So, this weekend, I ran in the Spartan Sprint, the event I and a few friends were training for over the past month or so. The Spartan sprint is a 5KM long obstacle course, which was tiring, but very very fun.

I had my Go Pro strapped to my chest and got some great footage, which I edited together into a little video (which I’m quite please with, especially as it was a first attempt put together in a hurry).

I am aware this post digresses from my usual technology focus, but watch the video and I’ll bring it back to the point in a minute.


I put this together with Apple iMovie on the Mac Mini I bought so I could do some iOS development. Previous attempts at editing video using FOSS tools had been painful, but iMovie was a total dream to use – simple and intuitive interface, I could add and edit the soundtrack, there was a bunch of handy effects. Obviously, it’s not a professional edit suite, but it was more than enough for me to hack together a little demo video on an evening.

However, I’m pretty pissed off. For two reasons.

Firstly, FOSS… pull your finger out! Video editing on Linux is absolutely horrific… sort it out.

Secondly, Apple have made the wonderfully intuitive and simple application that works really well. So what the hell is the excuse for iTunes?

You have none, Apple.

The UX is ropey and inconsistent, it is bloated and needs to be updated every ten minutes, and my biggest gripe; if you have your music library on a network drive and forget to mount it before starting iTunes, it’ll forget it entirely and then force you to factory reset your phone before it’ll let you do any updates.

I know this is down to the DRM Apple was forced to build to get music industry buy-in on the iPod concept, but it’s 2013 and if DRM went away tomorrow, the music industry would not pull everything out of the iTunes store. So, why are you making my life suck Apple? Why did I have to buy a new MP3 player just so I could update my playlist and avoid having to run iTunes?

You make some great stuff Apple, so why does iTunes suck so hard?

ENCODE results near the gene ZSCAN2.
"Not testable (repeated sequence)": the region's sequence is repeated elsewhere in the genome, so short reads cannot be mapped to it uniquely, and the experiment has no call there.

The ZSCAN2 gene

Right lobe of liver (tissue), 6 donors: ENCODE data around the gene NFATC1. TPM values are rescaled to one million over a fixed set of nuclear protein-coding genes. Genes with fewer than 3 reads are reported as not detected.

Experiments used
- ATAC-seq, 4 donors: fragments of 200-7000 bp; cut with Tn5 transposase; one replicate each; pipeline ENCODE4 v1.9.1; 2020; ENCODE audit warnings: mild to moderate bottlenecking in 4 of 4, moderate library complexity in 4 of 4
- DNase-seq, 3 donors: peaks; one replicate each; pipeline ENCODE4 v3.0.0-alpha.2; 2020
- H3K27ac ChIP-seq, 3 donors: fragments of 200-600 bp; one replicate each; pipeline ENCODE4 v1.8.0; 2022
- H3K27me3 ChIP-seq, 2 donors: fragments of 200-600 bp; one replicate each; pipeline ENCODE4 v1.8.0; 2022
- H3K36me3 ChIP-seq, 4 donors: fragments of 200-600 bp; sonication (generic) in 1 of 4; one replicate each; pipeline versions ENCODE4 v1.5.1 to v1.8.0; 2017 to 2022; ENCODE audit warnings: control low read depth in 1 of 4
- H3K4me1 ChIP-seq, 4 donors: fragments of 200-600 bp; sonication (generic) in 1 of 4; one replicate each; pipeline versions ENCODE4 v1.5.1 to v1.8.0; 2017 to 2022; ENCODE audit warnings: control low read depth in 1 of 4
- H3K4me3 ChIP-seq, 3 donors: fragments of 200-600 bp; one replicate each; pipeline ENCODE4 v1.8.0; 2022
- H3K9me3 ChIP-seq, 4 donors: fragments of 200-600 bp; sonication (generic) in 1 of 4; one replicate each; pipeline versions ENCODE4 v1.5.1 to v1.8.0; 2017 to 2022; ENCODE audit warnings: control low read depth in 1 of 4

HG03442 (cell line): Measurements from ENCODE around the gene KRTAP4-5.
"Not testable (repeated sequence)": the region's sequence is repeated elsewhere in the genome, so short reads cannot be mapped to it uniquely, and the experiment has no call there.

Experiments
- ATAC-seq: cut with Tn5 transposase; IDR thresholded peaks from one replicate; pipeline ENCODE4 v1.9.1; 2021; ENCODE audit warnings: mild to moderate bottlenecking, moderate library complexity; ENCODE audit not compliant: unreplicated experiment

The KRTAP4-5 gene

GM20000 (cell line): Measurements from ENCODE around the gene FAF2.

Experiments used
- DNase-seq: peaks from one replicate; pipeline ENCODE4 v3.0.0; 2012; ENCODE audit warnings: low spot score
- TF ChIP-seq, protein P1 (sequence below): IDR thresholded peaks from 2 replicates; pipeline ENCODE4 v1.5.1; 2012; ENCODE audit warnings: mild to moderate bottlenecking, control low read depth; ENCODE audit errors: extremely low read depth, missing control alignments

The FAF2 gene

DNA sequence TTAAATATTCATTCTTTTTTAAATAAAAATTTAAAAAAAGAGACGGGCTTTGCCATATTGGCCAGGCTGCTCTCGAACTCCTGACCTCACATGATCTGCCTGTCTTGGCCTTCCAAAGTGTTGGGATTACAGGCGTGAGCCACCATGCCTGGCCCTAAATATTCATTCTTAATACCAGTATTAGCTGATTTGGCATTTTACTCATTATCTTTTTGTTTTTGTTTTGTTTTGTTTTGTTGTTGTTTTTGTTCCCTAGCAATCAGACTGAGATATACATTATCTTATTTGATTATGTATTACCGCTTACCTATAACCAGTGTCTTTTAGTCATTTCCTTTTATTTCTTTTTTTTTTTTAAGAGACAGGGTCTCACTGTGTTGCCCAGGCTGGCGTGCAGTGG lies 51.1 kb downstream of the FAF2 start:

Yesterday I spent a pleasant evening at Trinity College Oxford at the No2ID summer identity and privacy event.

This was an enjoyable and lively event made up of a panel of interested parties and members of the public.

On the panel were:

Many points were raised, including the need to not be complacent.

Something of particular interest which was raised by someone in the audience before I had a chance to do so, and that is the issue of data ownership.

I think that it is data ownership that is at the heart of the issue here. As we move into a much more data-centric society with more and more information about us is held by third parties, we need to start looking at our laws – and in particular to enshrine in law the concept that data about a person belongs to that person.

Right now we have a rather backward system where agents – be they the Government or Amazon – who collect information about your view that information as theirs. They mine it, monetise it and share it, all without your permission.

If the organisation is in the UK, there is a certain amount of protection afforded to you by the data protection act (unless it’s the government that holds your data), but this is rarely enforced and has been systematically weakened by the labour government.

What would happen if individual was the arbiter of who has access to what? Since third parties can be rarely trusted to retain important data, what would happen if we made the individual the physical gatekeeper of such information?

Could we have a device that asked you “Agency X is trying to access item Y, allow? (no, once, always)”, and allow you to revoke such permission at any time?

Such data you released could then be licensed, and perhaps we could at last put DRM to some good use?

Its technically possible, but probably impractical. Still, if we could just do the very first part – reversing the basic idea of who owns what – we would have a way forward.

Data about me is mine, the audit trail I leave as I live my life is also mine. Some time after I die, I dare say it would be useful for society to have access to that data since I no longer need it (perhaps for census data or medical research) but certainly while I am alive it is me that should govern who has access and for what purpose.

While I am alive it will be necessary for some third parties to have access to my data, either because it exists in their systems, or because they need it to provide me with a service. I can choose to grant access to them for a limited time and for set purposes.

There is already a system in place to handle this sort of arrangement, its called copyright. Thanks to all the lobbying done by big business the punishment for copyright infringement these days is punitive to say the least (in most cases it is a civil offence not criminal – so theoretically less punitive than a breach of the DPA – but civil actions seem to be pursued more often).

Wouldn’t it be a delightful irony if these restrictive and punitive laws turned out to be one of the great safeguards of individual sovereignty?

Of course, as I mentioned previously – once the data is out it is out – so it is still better not to give out unnecessary information in the first place.

But if the individual was concious that data belonged to them in the same way as their clothes, car or house they might mind a little more if this data was misused. Equally, if agencies feared the punitive action for such misuse available under copyright law, perhaps such instances of misuse would be fewer.

Just a thought, any lawyers want to comment?